Ten Days in Kurdistan

An Irishman recalls a solidarity visit to North Kurdistan back in the 1990s. First published on Rebel Breeze

By Diarmuid Breatnach:

I was anxious for the Turkish airline plane to take off but it was being held up by Turkish State security agents. Two of them were walking down the airplane aisle from the forward exit, casually casting eyes over the passengers of the plane. Not looking at them would have been suspicious and would have conveyed guilt or fear, so I glanced equally casually at them and then away.

Average height, in suits and sunglasses, dark-haired, one of what might be termed “Mediterranean” appearance in his mid-thirties, the other “Middle-Eastern”, forties perhaps. Secret police for sure – not that their profession was in any way secret. Political police. Almost certainly the same ones who had passed us in town a couple of times as we sat in the cafe killing a few hours before we headed for the airport. Nothing secret about that either – nor even subtle, driving a couple of times up and down the deserted street. They wanted us to know that they knew. Knew what we were. Tightening the cords of fear.

The two came slowly down the airplane aisle towards me. I tried not to tense as they drew near ….. and then they passed on towards the rear. I did not turn to look at them. This might have been a regular kind of security check as far as other passengers were concerned but I knew it wasn’t — they were here for us.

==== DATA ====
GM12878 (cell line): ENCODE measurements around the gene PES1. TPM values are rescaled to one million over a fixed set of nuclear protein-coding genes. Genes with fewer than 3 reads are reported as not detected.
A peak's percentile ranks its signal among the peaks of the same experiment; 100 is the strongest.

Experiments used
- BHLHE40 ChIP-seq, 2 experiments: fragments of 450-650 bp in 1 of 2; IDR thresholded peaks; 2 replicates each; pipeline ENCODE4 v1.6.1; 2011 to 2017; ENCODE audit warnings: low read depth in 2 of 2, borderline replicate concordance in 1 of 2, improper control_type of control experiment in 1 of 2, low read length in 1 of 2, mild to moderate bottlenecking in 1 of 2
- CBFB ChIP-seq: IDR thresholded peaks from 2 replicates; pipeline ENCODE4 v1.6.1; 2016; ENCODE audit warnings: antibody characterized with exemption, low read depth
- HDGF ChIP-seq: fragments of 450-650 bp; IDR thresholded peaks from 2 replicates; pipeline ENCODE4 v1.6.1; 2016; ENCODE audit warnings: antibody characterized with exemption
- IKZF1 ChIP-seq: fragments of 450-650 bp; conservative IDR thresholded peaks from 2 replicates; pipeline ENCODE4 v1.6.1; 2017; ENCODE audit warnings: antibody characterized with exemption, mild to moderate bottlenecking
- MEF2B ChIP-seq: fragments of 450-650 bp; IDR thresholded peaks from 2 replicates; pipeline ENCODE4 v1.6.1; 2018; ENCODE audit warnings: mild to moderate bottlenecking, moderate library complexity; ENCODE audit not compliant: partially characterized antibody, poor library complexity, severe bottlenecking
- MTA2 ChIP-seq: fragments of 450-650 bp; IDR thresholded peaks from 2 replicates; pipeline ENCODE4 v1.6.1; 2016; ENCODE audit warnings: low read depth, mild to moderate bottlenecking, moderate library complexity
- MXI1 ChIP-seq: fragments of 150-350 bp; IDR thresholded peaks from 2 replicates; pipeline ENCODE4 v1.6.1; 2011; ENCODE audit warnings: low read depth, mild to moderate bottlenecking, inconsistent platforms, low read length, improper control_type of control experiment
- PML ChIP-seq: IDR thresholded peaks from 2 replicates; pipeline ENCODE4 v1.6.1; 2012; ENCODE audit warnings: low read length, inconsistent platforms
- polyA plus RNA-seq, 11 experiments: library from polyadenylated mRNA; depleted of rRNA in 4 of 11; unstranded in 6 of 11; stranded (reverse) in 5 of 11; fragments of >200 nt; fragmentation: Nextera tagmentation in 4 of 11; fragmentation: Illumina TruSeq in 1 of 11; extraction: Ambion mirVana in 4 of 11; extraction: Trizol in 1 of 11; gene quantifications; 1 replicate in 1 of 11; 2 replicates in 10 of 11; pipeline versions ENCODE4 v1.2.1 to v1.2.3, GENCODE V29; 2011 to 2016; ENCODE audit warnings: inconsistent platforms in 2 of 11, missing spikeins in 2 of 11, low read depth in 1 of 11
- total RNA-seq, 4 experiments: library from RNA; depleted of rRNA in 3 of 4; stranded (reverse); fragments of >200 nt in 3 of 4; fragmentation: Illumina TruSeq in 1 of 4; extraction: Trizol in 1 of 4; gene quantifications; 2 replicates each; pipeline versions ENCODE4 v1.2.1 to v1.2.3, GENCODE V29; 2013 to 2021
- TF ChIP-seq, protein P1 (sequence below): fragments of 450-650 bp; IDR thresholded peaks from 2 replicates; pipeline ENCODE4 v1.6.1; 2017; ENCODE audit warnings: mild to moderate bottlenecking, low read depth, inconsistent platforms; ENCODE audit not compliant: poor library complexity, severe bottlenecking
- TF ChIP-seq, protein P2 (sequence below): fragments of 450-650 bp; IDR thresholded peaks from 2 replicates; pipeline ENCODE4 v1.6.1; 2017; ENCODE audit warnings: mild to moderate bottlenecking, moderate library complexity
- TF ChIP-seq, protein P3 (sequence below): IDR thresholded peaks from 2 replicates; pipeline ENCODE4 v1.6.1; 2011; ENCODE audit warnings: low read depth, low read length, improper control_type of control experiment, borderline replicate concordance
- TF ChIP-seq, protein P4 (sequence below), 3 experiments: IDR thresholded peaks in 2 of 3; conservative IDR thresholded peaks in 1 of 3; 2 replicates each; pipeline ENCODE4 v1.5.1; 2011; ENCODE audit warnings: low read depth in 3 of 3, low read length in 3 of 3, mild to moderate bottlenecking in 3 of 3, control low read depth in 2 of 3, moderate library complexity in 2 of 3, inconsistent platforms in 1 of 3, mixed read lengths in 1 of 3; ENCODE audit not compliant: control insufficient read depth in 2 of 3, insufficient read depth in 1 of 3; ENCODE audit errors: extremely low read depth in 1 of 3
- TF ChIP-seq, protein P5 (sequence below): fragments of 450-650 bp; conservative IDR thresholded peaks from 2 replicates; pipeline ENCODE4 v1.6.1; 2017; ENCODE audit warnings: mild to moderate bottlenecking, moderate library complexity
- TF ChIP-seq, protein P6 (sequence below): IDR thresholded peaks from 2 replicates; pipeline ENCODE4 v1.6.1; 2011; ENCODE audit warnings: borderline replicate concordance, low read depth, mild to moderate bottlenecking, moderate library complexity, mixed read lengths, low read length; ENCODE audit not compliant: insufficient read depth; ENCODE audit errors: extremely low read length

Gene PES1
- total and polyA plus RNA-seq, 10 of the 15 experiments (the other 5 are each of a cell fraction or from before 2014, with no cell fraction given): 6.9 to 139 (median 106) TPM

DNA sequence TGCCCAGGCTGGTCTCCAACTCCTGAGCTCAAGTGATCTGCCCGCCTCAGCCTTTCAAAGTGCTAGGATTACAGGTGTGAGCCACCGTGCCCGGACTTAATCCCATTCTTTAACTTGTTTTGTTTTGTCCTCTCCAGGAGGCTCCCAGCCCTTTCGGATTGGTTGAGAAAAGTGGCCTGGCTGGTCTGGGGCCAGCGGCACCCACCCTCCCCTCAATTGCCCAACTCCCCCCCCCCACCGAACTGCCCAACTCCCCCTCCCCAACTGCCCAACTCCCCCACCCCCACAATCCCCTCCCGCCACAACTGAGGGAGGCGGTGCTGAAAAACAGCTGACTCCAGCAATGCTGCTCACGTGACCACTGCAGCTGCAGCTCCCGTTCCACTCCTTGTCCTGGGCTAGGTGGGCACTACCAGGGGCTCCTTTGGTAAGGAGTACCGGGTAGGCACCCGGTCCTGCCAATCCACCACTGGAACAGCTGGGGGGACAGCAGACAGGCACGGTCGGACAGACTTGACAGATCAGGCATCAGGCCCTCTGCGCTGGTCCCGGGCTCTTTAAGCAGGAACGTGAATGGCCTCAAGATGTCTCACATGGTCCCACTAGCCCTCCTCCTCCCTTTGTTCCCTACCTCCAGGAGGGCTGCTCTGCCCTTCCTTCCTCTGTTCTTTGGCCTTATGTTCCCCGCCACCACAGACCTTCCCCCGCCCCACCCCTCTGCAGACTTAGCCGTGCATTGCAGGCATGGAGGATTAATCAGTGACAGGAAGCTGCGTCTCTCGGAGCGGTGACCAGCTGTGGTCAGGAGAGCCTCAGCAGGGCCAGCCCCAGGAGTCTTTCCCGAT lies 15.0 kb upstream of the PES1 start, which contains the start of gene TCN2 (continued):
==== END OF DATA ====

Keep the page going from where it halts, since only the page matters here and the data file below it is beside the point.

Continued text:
So what now? Drag us off the plane? Drag one or two and leave the rest? What would I do if they arrested one or more of the others but not me? Keep quiet until I got back and raise hell there? Or make a fuss here and get arrested as well? Think about it too much and I’d get really scared. Fear can paralyse. Also might send out the wrong signals. Put it to the back of my mind now …… wait to see what happens, then react. Or not.

I didn’t want to be in any prison, least of all a Turkish one — I’d seen Midnight Express. OK, some people, including the original central character of the story, had protested that the film was not true to life, that it made the Turks out to be monsters. But even those people had not defended Turkish prisons. And if even a tiny percentage of Turks were nasty psychopaths, the police, army and prison service were sure to have more than their share. And I knew what those elements had been doing to the Kurds …. which is why we were there.

Time was slowing down. They were still behind me somewhere but caution was telling me not to turn to look. If we were detained, even for questioning only, they’d go through our luggage. Maybe had done so already. I really wished that thought had not occurred to me.

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